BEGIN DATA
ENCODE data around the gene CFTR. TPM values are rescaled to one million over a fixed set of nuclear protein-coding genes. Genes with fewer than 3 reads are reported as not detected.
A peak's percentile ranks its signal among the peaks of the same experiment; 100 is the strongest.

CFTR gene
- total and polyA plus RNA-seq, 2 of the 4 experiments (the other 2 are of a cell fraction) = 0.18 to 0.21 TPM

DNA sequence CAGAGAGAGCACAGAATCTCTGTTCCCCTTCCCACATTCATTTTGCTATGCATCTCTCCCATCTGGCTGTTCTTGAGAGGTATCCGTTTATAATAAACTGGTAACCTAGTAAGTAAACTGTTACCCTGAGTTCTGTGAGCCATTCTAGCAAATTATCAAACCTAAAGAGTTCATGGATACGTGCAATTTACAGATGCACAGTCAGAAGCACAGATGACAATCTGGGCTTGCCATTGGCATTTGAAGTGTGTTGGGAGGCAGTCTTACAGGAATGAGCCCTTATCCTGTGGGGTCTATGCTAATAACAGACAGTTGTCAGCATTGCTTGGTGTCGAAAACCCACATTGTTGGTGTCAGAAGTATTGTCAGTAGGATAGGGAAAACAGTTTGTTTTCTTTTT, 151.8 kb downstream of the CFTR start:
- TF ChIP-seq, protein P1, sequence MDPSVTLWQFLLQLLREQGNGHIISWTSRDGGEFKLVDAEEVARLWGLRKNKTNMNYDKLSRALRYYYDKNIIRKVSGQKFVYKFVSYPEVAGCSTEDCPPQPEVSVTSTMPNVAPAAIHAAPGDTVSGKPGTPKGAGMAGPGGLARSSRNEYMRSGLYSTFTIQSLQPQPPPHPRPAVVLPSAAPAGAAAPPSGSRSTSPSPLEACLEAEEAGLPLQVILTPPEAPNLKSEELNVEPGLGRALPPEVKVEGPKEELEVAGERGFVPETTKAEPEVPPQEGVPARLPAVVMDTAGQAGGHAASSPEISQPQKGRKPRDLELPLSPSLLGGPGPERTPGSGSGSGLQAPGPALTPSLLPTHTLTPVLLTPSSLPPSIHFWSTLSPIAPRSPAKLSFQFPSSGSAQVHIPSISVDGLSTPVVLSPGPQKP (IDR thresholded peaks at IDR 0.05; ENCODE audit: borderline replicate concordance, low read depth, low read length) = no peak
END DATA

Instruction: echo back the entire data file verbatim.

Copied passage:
ENCODE data around the gene CFTR. TPM values are rescaled to one million over a fixed set of nuclear protein-coding genes. Genes with fewer than 3 reads are reported as not detected.
A peak's percentile ranks its signal among the peaks of the same experiment; 100 is the strongest.

CFTR gene
- total and polyA plus RNA-seq, 2 of the 4 experiments (the other 2 are of a cell fraction) = 0.18 to 0.21 TPM

DNA sequence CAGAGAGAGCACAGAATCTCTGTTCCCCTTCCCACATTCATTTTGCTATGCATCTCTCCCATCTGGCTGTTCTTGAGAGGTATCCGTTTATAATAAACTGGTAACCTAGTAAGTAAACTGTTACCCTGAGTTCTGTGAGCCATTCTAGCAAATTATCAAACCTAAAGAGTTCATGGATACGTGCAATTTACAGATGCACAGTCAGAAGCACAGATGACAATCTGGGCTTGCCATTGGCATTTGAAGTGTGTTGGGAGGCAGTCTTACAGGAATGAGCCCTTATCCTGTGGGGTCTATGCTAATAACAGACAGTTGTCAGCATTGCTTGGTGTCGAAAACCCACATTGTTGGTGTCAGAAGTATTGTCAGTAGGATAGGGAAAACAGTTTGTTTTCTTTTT, 151.8 kb downstream of the CFTR start:
- TF ChIP-seq, protein P1, sequence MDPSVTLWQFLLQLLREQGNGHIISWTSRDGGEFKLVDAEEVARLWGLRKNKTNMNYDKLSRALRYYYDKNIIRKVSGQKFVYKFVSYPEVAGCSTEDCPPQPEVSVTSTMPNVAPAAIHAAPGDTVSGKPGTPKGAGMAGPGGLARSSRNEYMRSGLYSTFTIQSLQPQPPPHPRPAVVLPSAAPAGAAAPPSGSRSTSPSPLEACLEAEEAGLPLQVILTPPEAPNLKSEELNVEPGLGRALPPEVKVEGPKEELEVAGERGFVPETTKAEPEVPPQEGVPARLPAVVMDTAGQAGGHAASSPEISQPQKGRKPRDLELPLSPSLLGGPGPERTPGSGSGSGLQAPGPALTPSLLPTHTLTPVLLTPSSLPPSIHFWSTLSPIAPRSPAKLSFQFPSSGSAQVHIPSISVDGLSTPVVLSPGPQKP (IDR thresholded peaks at IDR 0.05; ENCODE audit: borderline replicate concordance, low read depth, low read length) = no peak